• DCSCA

        There’s no need to build a souped-up version of the Saturn V and pursue the after-Apollo architecture that we read about in the sixties and seventies.

        The geo-politics suggest otherwise. And it’s simplistic to simply label it an Apollo redux.

        • Agreed! One could certainly harp about the ISS being Skylab-redux, or the Dragon spacecraft being the Progress/Soyuz redux. (And when they finally put a crew on board the Dragon, we could call it Gemini-redux.)

          • when they finally put a crew on board the Dragon, we could call it Gemini-redux

            We could call it that, if we were stupid. And if you think that Gemini carried seven crew. And was capable of entering the atmosphere from escape velocity.

            But unlike some, most of us aren’t that ignorant about Gemini and Dragon.

          • DCSCA

            “One could certainly harp about the ISS being Skylab-redux, or the Dragon spacecraft being the Progress/Soyuz redux. (And when they finally put a crew on board the Dragon, we could call it Gemini-redux.)” mused Chris.

            Yep. Such is the Magnified Importance of Diminished vision. Vur keep in mind, what’s really in play here has little to do w/spaceflgiht ops and everything to do with the ideoloues dedicated ot privatizing as much of the government as possible.

        • Dark Blue Nine

          “The geo-politics suggest otherwise.”

          What “geo-politics [sic]“? For the “geo-politics [sic] suggest otherwise”, then SLS has to have an effect on international political balance. Or an impact on national territory.

          It’s doing neither.

          “And it’s simplistic to simply label it an Apollo redux.”

          Agreed. It’s Apollo minus the lander. It’s Apollo minus the service module production line. It’s Apollo minus a capsule light enough for reentry. It’s Apollo minus the budget. It’s Apollo minus the lunar goal.

          It’s Apollo minus pretty much everything that made Apollo, Apollo.

      • amightywind

        I don’t have any financial interest in SLS (nee Ares). I just want to see it fly. I miss launch day at the Cape…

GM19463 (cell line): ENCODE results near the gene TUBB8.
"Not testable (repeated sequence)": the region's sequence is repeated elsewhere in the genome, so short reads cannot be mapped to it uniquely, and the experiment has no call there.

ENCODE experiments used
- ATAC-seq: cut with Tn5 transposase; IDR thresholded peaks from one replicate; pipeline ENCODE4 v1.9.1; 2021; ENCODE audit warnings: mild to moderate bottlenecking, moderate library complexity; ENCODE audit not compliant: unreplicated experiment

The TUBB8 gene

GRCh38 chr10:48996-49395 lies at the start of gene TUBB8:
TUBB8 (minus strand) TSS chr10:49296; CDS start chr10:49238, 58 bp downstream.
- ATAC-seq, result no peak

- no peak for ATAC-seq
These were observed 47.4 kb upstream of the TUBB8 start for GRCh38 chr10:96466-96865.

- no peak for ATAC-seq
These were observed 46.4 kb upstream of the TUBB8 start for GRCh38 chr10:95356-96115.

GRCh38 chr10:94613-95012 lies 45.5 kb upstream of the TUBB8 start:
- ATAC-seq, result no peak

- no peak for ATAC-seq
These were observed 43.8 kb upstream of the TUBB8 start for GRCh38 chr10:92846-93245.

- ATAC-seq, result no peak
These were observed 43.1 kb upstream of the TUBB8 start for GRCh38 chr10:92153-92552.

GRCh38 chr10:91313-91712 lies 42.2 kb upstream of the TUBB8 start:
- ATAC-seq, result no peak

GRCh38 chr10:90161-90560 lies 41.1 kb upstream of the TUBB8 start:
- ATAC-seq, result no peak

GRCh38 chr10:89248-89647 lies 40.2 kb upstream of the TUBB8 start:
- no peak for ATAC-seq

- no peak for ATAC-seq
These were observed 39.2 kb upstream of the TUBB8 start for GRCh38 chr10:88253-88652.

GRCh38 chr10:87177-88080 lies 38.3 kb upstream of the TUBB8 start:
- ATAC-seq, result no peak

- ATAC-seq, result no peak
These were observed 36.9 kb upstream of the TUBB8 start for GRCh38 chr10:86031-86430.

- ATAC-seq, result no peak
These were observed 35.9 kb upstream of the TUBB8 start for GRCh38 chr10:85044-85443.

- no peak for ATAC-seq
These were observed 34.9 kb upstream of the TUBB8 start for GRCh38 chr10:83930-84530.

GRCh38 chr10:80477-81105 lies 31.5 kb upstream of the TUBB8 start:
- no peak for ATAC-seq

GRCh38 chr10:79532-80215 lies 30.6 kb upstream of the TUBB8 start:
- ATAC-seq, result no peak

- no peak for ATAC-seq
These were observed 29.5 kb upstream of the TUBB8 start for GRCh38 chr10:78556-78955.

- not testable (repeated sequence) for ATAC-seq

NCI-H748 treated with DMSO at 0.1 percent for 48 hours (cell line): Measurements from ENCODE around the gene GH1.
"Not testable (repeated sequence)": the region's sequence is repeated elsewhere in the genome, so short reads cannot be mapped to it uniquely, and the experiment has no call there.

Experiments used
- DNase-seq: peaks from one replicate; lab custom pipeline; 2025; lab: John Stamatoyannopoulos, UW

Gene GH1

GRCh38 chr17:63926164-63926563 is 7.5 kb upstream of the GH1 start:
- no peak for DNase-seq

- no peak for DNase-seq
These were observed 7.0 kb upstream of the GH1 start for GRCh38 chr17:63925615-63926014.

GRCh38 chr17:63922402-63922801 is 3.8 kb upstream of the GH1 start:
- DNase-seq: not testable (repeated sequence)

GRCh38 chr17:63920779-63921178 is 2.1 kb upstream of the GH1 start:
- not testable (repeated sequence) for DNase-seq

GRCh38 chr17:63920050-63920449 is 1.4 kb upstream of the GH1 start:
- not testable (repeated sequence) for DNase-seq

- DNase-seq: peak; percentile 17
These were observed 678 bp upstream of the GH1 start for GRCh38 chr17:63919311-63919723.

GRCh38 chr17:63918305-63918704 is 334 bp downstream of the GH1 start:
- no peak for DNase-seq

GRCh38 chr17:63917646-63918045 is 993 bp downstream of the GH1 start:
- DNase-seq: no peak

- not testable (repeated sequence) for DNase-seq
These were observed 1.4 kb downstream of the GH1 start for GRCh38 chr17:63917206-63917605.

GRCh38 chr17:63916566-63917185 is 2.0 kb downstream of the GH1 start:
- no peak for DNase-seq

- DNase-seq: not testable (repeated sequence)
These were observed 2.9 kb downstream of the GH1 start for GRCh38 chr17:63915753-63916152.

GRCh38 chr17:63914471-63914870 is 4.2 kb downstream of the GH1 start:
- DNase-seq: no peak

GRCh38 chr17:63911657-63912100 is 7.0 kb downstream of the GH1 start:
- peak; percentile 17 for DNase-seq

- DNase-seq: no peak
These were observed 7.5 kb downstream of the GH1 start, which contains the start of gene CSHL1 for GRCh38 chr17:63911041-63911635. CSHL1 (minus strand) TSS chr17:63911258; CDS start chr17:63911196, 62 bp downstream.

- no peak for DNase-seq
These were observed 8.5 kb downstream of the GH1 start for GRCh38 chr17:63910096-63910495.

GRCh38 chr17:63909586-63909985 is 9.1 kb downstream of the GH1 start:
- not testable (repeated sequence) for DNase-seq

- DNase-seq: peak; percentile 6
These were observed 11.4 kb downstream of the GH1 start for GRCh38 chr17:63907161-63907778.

• JimNobles

          I don’t have any financial interest in SLS (nee Ares). I just want to see it fly. I miss launch day at the Cape…
          Fair enough.

    • Dark Blue Nine

      “Since access to LEO is a prerequisite to *EO,”

      It’s not. It’s called an escape trajectory.

      “I think it is, as do most Americans.”

      No, a majority of Americans (54%) think that private companies should “run the country’s manned space missions in the future”. Only 38% think that the government should.

      http://spaceksc.blogspot.com/2013/01/poll-position.html

  • DCSCA

    “…it looked like we had that certainty back, in the form of President George W. Bush’s speech in January 2004 unveiling the Vision for Space Exploration.”

    Be advised, ‘it looked like we had that’ 15 years earlier in the form of George H.W. Bush’s speech in July, 1989, delivered on the steps of the NASM w/t Apollo 11 crew behind him as well. The legacy from that speech is a postage stamp.

    Soaring CIC speeches on space mean little without the down-to-earth work of the follow through. JFK and LBJ did that. Pappy and Dubya did not. And pretty much all the CICs since the Apollo era have kept civil space on the back burner until pressed to react.

    • Project Apollo during the Cold War was as the Manhattan Project during WWII, both were money dumps into advancing technology to the point where the U.S. had indisputable military superiority and defeat an (any) opponent.

      Since then (1989) there has been no need to expend funds in such projects, especially human space programs and the public could care less.

      NASA needs to return to it’s NACA roots to match the flat budgets they’ll likely receive for the foreseable future. And form international partnerships. It’s the only way the organization will survive and accomplish realistic goals.

      • DCSCA

        NASA needs to return to it’s NACA roots to match the flat budgets they’ll likely receive for the foreseable future.

        Then you advocate a reactive stance that falls behind- which is where the NACA/NASA people were: behind; All the STG had were plans. The cash dump got things off the drawing boards and the race was on– a reactive race to catch up.

    • E. P. Grondine

      Houston really let the President down that time.

  • DCSCA

    “I think the previous administration’s plans to go to the Moon was a great vision, but only poets plan strategy without a budget,” said Joan Johnson-Freese.”

    Not really.

    Dr. Thomas O. Paine saw it differently. First you define the goal, then find the budget to finance it and make it happen, not the other way around.

    • Coastal Ron

      DCSCA confusedly said:

      Not really.

      Funny how you look for any reason to disagree, but you end up agreeing with the person you think you are disagreeing with. Weird.

      Nevertheless, the SLS is not only in the same pickle as the Constellation program was (i.e. underfunded and going way over budget), but it’s even worse since there is no known use for the SLS – no “projects of scale” in DCSCA-speak. And no funding for any SLS-sized payloads or missions, which is something even you admit needs to be in place.